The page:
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Walk and Win Raver, Jennings and Andersen 3

MSU Nursing students Chance Raver and Pamela Jennings with Ravalli County Extension Agent Katelyn Anderson consulted the Hamilton Walking Map and discussed their new incentive program to get the community moving, Tuesday.

Physical activity improves health and now Ravalli County residents over age 18 can walk and win prizes.

This year, the Montana State University Extension Office in Hamilton has had the energy and efforts of four MSU nursing students based on the University of Montana campus. The students in a class called Population and Public Health worked with various community and different aspects of public health.

The first two students worked with MSU Extension Agent Katelyn Andersen to develop a map of Hamilton with seven walking routes of different lengths through beautiful neighborhoods.

The second set of students, Pamela Jennings and Chance Raver, elected to promote walking for a healthier community. They devised “Walk and Win” an incentive program to get community members moving.

The college students met with community members and previously established partnerships for collaboration.

“It was nice to see how easy it was to reach out,” Jennings said. “We went to a city council meeting and they were really receptive and wanted to promote our maps.”

“As long as it has to do with the community everyone was on board which was really cool,” Raver added. “It shows everyone that the community cares about everyone else’s health.”

The students said the Centers for Disease Control and Prevention has a program called "Healthy People 20/20" with a list of goals and objectives.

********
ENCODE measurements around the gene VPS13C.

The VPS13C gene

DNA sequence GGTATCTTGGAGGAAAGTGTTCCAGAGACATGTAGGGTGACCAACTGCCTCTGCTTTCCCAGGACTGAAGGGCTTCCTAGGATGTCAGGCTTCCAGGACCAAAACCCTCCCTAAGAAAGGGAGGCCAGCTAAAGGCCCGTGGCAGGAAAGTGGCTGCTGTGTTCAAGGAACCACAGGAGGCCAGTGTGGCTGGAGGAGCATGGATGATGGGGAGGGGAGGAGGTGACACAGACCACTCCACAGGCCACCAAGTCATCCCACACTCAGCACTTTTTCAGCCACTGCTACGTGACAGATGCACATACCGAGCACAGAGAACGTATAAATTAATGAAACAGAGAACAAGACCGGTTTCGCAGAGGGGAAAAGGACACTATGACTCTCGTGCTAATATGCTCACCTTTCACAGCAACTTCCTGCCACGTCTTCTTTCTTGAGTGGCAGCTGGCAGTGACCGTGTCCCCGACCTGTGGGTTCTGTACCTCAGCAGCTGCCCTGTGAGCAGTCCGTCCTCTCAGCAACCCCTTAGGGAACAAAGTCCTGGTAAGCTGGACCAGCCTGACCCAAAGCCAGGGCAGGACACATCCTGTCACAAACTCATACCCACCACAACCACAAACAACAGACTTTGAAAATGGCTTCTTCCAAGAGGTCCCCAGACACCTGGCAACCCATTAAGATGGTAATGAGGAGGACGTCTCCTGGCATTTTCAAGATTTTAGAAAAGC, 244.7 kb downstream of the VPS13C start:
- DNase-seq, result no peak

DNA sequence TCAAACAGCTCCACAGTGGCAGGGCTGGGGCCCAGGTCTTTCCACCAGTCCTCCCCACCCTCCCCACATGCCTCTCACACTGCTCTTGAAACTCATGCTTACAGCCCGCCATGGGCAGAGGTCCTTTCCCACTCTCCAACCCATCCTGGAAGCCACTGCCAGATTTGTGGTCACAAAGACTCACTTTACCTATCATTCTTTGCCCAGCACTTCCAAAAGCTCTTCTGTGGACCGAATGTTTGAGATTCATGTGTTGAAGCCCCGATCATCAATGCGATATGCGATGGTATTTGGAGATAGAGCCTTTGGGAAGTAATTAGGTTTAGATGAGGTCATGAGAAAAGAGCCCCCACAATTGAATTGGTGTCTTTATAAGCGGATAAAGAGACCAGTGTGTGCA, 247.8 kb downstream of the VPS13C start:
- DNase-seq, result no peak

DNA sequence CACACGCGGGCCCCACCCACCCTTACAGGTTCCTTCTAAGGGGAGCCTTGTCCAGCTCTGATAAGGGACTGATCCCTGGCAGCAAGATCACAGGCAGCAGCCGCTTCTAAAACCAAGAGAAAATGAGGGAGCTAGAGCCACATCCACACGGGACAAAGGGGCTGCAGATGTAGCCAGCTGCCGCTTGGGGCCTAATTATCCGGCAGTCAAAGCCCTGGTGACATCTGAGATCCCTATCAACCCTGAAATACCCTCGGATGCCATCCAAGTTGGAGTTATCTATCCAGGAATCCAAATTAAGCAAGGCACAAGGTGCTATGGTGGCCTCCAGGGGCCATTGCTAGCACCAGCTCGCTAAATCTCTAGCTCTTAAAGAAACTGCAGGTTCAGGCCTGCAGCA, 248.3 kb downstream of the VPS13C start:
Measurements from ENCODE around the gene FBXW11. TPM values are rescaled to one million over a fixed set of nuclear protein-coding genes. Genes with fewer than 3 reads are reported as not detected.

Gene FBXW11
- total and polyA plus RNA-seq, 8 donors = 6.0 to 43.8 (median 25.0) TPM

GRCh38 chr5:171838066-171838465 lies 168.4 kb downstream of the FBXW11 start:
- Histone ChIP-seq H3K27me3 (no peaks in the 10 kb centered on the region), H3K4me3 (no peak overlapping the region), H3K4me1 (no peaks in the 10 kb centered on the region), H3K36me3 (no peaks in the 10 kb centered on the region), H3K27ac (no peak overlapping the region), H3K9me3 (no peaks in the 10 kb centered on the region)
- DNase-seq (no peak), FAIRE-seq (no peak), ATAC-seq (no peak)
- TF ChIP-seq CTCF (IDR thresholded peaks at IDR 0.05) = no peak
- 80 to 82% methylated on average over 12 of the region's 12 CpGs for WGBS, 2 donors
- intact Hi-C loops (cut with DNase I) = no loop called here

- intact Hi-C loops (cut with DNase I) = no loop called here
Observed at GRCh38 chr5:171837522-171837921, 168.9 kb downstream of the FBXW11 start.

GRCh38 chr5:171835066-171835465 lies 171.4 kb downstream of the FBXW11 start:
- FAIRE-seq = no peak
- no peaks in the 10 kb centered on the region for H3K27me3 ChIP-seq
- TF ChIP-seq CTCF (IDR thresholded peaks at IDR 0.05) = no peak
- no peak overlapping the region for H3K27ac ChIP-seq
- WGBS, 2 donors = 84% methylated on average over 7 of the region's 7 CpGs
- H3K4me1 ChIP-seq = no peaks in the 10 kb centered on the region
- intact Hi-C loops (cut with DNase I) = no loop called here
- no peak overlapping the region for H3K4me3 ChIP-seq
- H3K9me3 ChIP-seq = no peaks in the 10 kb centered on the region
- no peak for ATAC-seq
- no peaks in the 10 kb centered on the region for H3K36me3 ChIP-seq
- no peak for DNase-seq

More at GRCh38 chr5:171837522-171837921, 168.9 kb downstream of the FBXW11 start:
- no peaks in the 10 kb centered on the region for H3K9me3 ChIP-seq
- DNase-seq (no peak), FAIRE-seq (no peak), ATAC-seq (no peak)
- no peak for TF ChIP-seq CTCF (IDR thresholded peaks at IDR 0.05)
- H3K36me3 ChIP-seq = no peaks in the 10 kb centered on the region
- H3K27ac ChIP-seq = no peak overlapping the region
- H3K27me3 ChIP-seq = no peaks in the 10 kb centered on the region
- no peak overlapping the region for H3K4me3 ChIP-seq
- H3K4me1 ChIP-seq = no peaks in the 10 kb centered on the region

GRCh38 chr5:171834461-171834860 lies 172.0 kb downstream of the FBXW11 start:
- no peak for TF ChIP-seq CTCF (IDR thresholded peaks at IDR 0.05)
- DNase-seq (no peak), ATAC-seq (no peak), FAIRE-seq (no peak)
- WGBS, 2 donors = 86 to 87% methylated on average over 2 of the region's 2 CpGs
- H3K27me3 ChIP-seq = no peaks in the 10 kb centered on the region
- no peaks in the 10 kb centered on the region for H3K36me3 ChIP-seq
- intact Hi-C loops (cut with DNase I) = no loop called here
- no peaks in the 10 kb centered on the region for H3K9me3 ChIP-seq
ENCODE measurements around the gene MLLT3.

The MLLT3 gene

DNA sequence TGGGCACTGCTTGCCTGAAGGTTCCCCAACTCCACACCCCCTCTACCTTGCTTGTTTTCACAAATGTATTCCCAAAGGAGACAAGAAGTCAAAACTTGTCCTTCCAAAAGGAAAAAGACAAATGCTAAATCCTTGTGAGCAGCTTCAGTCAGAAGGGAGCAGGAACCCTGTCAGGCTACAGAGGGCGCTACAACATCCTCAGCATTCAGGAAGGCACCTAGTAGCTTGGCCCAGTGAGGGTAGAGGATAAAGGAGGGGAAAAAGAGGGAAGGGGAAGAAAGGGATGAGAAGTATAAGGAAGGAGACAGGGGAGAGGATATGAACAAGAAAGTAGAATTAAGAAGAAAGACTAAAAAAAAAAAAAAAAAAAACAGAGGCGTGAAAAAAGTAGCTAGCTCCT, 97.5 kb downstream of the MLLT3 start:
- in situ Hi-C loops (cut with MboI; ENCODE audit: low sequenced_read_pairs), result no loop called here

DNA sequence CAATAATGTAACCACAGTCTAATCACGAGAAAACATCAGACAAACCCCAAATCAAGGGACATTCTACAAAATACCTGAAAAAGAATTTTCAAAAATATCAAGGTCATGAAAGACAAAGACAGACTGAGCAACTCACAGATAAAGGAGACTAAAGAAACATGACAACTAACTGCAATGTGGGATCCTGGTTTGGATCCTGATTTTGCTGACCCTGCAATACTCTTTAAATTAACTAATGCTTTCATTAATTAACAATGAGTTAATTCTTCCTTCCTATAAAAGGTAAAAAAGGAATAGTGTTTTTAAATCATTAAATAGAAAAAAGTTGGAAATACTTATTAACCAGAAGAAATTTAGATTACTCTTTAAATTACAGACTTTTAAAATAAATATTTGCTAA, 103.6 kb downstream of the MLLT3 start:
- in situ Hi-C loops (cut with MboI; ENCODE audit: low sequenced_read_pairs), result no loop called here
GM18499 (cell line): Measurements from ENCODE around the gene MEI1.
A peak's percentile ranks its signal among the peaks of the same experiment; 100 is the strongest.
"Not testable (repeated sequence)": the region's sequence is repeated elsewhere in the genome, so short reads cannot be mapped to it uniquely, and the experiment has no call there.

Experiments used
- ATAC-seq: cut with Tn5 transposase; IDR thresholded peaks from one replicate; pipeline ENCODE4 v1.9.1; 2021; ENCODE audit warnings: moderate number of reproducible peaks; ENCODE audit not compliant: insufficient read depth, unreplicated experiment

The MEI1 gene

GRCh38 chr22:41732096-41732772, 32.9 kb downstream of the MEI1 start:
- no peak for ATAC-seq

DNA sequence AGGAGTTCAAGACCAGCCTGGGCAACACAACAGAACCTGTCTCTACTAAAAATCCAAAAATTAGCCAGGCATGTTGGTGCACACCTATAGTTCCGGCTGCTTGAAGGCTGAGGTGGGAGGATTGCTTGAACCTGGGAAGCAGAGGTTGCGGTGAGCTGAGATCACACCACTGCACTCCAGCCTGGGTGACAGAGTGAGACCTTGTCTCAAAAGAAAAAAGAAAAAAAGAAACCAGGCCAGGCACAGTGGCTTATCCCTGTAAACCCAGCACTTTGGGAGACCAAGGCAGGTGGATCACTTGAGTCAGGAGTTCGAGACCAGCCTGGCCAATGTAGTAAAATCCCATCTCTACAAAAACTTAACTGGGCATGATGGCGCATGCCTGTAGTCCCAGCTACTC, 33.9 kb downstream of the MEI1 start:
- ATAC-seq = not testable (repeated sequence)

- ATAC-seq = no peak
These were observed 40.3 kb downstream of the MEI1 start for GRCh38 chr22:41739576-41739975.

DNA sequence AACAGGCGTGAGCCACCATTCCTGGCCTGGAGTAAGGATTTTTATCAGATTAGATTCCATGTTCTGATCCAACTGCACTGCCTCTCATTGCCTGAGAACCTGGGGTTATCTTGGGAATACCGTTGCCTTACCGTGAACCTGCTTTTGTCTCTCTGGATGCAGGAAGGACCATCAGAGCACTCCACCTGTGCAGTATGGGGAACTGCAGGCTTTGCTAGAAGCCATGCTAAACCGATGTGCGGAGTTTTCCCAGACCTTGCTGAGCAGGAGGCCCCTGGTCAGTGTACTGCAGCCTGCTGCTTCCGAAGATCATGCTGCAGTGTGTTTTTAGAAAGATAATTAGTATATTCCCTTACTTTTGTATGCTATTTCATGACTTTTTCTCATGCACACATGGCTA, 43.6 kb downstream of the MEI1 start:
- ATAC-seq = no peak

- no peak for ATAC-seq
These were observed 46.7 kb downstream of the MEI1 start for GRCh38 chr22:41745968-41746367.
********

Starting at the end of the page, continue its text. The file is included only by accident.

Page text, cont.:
“The top one is to improve health, fitness and quality of life through daily physical activity,” Jennings said. “The objective is reducing the percentage of adults that participate in no leisure time physical activity.”

Raver said the time commitment is “do-able.”

“It takes two and a half hours a week to meet the goals of physical activity,” he said. “We tell people that is the amount time it would take you to watch a movie. You can spread that out over a week and even if you do it 10 minutes at a time, that’s plenty.”

Jennings said, “Eighteen percent of our county has no leisure physical activity – that is higher than the national average.”

The students said that over age of 65, chronic diseases increase and that physical activity is a good preventative.

“Walking helps with balance, coordination and all of the routes are all level and very accessible to all age groups of the community,” Jennings said. “The map tells you the length of each route and how long it would take you to do it.”

Jennings said the community was really accepting and eager for the program.

“They were more enthused than I expected,” she said. “There is an anonymous donor that subsidized the cost of the prizes that were not fully donated. Some were completely donated, some we went in at half.  The donor is catering the end of the program.”

The big prize is improved health but the prizes in the “Walk & Win!” program are Valley Bicycles and Ski - Giant Hybrid Bicycle ($435 value), Loyal to Local Bitterroot through the MSU Experiment Station in Corvallis - CSA Share, Fruits and Vegetables, weekly box for 20 weeks ($385 value), Bitterroot Aquatic Center - one seasons Pass ($120 value) and one monthly pass ($40 value), Iron Horse Athletic Club – one month pass, Ford’s Department Store - $50 towards a pair of running shoes, Wild About Pets - Dog Lovers goodie basket and Chapter One Book Store - assorted book basket.